A quick reminder: SPJ is now one member, one vote. Make sure to vote when you receive the email later this month. I would appreciate a vote for me.
Tomorrow (July 11) is the annual University of Idaho High School Journalism Workshop. I am concerned because of the low turn-out that is expected. High school administrators seem to be discouraging journalism. Plan on talking with students and teaches, will post results.
The New York Times recently published a great article on the state of high school journalism, explaining why so many schools are dropping their programs. Here is the link: http://www.nytimes.com/2013/05/28/nyregion/at-school-papers-the-ink-is-drying-up.html?pagewanted=all&_r=0
By Rebecca Tallent
It has been happening a lot lately: Native Americans misrepresented in the media, often with animal images.
Whether it is Michelle Williams’ Another Magazine photo shoot where she is dressed as a Native American in a wolf-like costume or a former Minnesota TV news director posting on Facebook an “Indian and other animals” are on his front lawn, once again Native Americans are being described in media as anything but human.
Some mainstream media ventured into reporting on the case of a Cheyenne River Sioux elder’s allegations that he was mistreated by medical staff at the Rapid City Hospital in South Dakota, violating his human rights. In his federal lawsuit, Vern Traversie said the letters “KKK” were carved into his abdomen, plus he was verbally abused and refused pain medicine.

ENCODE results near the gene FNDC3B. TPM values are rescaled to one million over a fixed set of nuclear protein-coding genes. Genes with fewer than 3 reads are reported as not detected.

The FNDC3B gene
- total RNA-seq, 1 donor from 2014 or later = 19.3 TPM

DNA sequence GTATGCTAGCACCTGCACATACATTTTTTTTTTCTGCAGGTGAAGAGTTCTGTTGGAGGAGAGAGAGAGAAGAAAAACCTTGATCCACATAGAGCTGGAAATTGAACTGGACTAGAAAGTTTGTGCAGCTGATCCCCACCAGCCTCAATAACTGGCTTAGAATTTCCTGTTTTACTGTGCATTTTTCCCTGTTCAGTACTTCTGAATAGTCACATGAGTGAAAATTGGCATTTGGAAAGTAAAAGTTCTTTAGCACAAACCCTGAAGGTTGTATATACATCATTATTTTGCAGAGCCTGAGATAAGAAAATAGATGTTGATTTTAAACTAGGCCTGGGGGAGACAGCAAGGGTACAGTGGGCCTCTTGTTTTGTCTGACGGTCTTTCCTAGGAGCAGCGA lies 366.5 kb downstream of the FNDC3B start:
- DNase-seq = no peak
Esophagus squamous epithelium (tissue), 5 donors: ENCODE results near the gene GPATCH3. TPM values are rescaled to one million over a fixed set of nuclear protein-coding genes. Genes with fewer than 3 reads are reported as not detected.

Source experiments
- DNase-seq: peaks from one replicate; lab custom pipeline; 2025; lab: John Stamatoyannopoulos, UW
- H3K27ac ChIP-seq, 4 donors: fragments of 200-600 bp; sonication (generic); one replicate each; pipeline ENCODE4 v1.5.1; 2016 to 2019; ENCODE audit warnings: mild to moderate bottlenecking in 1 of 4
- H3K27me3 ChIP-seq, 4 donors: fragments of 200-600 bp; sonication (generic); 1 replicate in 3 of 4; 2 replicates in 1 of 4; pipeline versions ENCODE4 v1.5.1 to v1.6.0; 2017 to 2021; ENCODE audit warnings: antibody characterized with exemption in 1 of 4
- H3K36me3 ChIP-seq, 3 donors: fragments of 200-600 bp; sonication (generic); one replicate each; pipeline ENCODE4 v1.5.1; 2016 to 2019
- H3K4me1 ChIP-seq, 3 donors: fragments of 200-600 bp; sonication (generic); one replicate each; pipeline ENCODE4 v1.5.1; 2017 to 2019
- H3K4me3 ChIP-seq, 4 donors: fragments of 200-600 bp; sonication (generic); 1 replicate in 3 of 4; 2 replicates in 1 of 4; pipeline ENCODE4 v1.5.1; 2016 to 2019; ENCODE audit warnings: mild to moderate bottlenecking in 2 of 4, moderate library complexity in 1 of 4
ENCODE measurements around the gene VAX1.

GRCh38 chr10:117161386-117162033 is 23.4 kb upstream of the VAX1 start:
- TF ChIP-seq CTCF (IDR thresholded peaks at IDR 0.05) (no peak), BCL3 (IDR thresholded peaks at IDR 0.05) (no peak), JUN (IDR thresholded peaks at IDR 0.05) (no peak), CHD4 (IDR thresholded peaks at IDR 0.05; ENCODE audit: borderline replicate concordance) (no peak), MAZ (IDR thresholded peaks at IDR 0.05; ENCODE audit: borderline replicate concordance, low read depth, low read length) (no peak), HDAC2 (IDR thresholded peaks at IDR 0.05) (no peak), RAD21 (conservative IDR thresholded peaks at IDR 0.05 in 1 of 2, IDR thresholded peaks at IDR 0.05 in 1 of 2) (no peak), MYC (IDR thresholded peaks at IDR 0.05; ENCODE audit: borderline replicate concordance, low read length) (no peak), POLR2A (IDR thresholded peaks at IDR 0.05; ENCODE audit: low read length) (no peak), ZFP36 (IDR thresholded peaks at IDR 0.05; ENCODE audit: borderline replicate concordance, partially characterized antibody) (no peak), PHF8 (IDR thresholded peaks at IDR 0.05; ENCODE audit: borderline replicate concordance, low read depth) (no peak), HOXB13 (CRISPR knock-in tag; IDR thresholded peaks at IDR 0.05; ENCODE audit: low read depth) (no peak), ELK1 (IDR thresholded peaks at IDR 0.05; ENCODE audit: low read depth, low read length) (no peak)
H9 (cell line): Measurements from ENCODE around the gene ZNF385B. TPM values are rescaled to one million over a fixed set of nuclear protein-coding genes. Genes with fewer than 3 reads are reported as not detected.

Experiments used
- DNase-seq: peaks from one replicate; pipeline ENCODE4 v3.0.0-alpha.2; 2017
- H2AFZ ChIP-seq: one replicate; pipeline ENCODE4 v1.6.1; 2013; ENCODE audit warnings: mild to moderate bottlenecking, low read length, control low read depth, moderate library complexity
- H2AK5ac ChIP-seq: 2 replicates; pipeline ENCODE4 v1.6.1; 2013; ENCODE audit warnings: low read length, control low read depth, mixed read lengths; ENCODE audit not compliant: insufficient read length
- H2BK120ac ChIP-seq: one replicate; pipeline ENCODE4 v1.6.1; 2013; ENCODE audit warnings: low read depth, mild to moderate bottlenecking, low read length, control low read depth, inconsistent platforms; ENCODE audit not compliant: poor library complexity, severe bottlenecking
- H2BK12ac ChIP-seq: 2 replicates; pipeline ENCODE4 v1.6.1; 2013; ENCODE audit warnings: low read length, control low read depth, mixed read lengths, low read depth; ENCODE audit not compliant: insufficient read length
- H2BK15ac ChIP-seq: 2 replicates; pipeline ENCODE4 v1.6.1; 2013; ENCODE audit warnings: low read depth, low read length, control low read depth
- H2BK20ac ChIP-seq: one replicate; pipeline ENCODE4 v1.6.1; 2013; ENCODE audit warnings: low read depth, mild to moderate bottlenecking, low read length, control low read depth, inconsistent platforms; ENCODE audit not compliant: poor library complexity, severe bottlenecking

The problem with the reporting, said Native American Journalists Association President Rhonda LeValdo, is many mainstream news groups, including The Associated Press and the Los Angeles Times, used comparisons of religious images in inanimate objects, such as a water stain or a taco shell, to describe the people who believe the elder’s story. Not an animal, but not human either.
Please ask me any question about my run for SPJ’s Board of Directors.